Moreover, both CSOSA and the United States Parole Commission are federal entities. See D.C. Code § 24-133(a), (c) (establishing CSOSA "within the executive branch of the Federal Government" to "provide supervision, through qualified supervision officers, for offenders on probation, parole, and supervised release pursuant to the District of Columbia Official Code . . . on behalf of the court or agency having jurisdiction over the offender being supervised"); 28 U.S.C. § 4202 (establishing United States Parole Commission "as an independent agency in the Department of Justice"). Therefore, as Mayor of the District of Columbia, defendant Williams has no authority to direct or control the actions of CSOSA or its employees, and thus cannot be held liable for any action taken with respect to plaintiff's supervision by CSOSA supervision officers. Nor can defendant Williams be held liable for any action or omission by the United States Parole Commission with respect to the revocation of plaintiff's parole. See D.C. Code §24-131(a) (granting to United States Parole Commission "the jurisdiction and authority of the Board of Parole of the District of Columbia" to grant, deny and revoke parole, and to impose or modify conditions of parole "in the case of any imprisoned felon who is eligible for parole or reparole under the District of Columbia Official Code"); Hinnant v. Merritt, No. 04cv1915, 2005 WL 692075, *2 (D.D.C. Mar. 25, 2005) (concluding that District of Columbia defendants were "not liable for actions taken during plaintiff's parole revocation"). The claims against Mayor Williams therefore cannot be maintained.
B. Paul Quander, Paul Brennan, John Taberski and Anthony Hinton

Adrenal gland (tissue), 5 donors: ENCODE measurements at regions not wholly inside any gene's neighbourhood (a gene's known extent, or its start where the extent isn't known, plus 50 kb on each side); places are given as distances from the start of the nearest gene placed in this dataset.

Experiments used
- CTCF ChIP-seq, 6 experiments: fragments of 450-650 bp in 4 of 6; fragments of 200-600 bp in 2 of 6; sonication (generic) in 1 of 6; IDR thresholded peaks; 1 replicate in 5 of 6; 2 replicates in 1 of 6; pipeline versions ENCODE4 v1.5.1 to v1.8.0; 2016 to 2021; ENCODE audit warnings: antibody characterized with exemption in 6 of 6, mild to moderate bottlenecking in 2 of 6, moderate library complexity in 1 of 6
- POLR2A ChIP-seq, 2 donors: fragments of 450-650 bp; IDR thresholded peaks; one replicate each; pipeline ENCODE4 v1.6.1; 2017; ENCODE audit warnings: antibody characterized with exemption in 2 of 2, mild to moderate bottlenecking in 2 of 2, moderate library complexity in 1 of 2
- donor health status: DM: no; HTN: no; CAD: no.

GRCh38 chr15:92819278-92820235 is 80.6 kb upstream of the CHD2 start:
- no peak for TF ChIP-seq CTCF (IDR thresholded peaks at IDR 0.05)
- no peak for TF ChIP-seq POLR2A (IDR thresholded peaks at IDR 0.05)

Defendants Quander, Brennan, Taberski and Hinton are federal government employees, and are sued in both their individual capacities pursuant to Bivens v. Six Unknown Agents of the Federal Bureau of Narcotics, 403 U.S. 388 (1971), and in their official capacities. The Federal Rules of Civil Procedure require that service of process on an agency or employee be effected by serving both the United States Attorney for the District of Columbia, the Attorney General of the United States, and the agency or officer himself. See Fed. R. Civ. P. 4(i)(1),(2).
Service on a federal government employee in his individual capacity requires personal service. See Fed. R. Civ. P. 4(e), (i)(2)(B); Simpkins v. District of Columbia Gov't, 108 F.3d 366, 369 (D.C. Cir. 1997) (holding that defendants in Bivens actions must be served as individuals pursuant to Rule 4(e)). Generally, such service may be accomplished "by delivering a copy of the summons and of the complaint to the individual personally or by leaving copies thereof at the individual's dwelling house or usual place of abode with some person of suitable age and discretion then residing therein." Fed. R. Civ. P. 4(e)(2). In the alternative, compliance with the law of the District of Columbia for service of a summons upon an individual defendant satisfies Rule 4(e). Id.; see Super. Ct. Civ. R. 4(e)(2) (allowing service of process on individual plaintiffs by first class, certified, or registered mail).
Summonses were not issued for service on the United States Attorney or the Attorney General. Moreover, plaintiff named neither CSOSA nor the United States Parole Commission as a party to this action, and, therefore, neither entity was served with a summons and complaint.*fn2 See Compl. Summonses were issued for defendants Quander, Brennan, Taberski and Hinton on December 30, 2005, and service on them was attempted at CSOSA's headquarters office at 300 Indiana Avenue, N.W., Washington, D.C. See Dkt. #5-8 (Process Receipt and Return). Not one of these defendants signed the summons issued for him, however. Rather, "Renee Barley, FOIA Officer," ...